Many people will be able to tell you that I love to read, especially fiction. I consume books, racing from cover to cover, eating up the words. I find a good book to be an absolute pleasure.
A friend (thanks dave) recommended to me “For the win” by Cory Doctow, a fictional novel based around gold farmers (definition) in the worlds poorer economies. I found this to be a very enjoyable novel, especially as it worked its way in and around the inner workings of some (fictional) MMORPGs. Having spent time playing World of Warcraft this certainly peaked an interest.
It was not just the contents of the book itself that peaked my interest though.
The book is released under a Creative Commons license, essentially making the book free to read. The author Cory Doctorow is quite an rights activist, working with the Electronic Frontier Foundation and many other good causes. One issue that they regularly deal with is the recent copyright battles taking place in courtrooms across the world, especially with regards to P2P violations. This guys is someone that the web should listen to.
The other thing that stood out to me is the explanation of economics. Within the books the economics of each of the virtual computer worlds requires breaking down in layman’s terms.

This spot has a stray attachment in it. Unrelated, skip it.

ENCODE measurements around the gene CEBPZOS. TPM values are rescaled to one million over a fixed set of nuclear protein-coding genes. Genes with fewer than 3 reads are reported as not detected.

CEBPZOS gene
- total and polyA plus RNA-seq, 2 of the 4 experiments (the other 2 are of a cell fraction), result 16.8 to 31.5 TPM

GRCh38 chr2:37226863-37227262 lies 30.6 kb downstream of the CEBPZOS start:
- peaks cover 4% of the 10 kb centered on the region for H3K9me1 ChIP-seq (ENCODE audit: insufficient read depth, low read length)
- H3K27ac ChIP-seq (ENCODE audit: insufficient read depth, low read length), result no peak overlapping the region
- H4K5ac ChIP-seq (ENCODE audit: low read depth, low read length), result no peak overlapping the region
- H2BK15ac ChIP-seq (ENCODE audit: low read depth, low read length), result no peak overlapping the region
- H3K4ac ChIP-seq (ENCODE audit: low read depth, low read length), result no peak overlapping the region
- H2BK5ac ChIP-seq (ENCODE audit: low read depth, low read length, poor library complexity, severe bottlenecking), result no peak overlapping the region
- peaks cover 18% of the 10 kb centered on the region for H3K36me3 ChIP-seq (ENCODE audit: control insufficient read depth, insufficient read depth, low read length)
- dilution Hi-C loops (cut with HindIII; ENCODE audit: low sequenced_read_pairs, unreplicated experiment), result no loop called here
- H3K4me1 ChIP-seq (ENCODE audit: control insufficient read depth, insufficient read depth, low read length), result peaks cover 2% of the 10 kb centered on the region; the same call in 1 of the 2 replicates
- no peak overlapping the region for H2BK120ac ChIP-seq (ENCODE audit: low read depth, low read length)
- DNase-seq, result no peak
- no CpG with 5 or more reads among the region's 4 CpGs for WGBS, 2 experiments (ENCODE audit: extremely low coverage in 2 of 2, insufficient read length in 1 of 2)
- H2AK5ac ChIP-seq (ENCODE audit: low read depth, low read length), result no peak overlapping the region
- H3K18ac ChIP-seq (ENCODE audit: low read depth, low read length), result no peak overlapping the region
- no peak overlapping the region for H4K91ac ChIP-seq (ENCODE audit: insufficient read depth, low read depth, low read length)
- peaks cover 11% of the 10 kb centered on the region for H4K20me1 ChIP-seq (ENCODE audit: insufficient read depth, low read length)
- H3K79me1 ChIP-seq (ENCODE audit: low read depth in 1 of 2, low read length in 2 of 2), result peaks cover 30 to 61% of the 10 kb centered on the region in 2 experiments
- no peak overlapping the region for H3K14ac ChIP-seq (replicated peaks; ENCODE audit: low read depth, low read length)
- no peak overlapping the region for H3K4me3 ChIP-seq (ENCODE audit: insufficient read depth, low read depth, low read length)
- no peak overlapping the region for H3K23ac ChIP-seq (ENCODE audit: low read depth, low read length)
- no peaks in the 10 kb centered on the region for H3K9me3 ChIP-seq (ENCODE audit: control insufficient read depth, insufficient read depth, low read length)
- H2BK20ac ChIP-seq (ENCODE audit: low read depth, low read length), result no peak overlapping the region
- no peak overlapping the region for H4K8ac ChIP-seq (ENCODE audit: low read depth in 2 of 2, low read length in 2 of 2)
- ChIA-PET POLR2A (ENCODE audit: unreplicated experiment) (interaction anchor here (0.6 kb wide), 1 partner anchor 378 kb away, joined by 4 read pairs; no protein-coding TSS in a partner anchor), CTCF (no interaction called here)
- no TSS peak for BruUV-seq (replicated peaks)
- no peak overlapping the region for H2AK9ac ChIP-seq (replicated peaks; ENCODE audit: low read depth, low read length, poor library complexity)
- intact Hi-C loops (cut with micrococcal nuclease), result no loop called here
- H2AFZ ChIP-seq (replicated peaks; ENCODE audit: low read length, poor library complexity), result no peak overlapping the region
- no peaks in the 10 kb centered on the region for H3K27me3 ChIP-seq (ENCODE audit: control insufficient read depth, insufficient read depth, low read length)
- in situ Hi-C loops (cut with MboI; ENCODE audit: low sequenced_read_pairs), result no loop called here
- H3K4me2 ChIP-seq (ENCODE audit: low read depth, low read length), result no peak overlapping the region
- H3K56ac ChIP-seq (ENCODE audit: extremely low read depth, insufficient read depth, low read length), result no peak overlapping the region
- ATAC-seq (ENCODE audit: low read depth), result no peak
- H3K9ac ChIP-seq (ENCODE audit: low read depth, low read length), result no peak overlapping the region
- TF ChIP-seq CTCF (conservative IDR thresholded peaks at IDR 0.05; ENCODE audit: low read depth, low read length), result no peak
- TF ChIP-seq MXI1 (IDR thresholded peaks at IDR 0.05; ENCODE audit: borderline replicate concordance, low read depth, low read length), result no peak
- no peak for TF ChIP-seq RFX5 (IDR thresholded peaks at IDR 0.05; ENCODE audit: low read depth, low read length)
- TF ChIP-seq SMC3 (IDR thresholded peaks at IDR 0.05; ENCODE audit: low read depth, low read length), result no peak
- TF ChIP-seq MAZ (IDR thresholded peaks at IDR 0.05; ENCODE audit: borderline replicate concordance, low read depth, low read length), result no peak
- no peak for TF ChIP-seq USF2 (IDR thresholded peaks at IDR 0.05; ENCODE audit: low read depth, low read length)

In other words, the amount of money in circulation is a big deal. Theoretically, this amount is watched carefully by clever, serious economists. In practice, all the world’s money is in one big swirling, whirling pool. Dollars and ducats and wahoonies and euros, blended together willy nilly, and when one government goes to the press and starts to churn out bales of bank-notes, everyone gets the sugar high. And when things crash, and peoples’ savings go up in smoke, the deflationary death-spiral kicks in, and prices sink, and more companies fail — and governments go back to the printing press.
So in practice, this big engine that determines how much food is grown, whether you’ll have to sell your kidneys to feed your family, whether the factory down the road will make Zeppelins, whether the restaurant on the corner can afford the coffee beans, all this important stuff has *no one in charge of it*. It is a runaway train, the driver dead at the switch, the passengers clinging on for dear life as their possessions go flying off the freight-cars and out the windows, and each curve in the tracks threatens to take it off the rails altogether.
There is a small number of people in the back of the train who fiercely argue about when it will go off the rails, and whether the driver is really dead, and whether the train can be slowed down by everyone just calming down and acting as though everything was all right. These people are the economists, and some of the first-class passengers pay them very well for their predictions about whether the train is doing all right and which side of the car they should lean into to prevent their hats from falling off on the next corner.
Everyone else ignores them.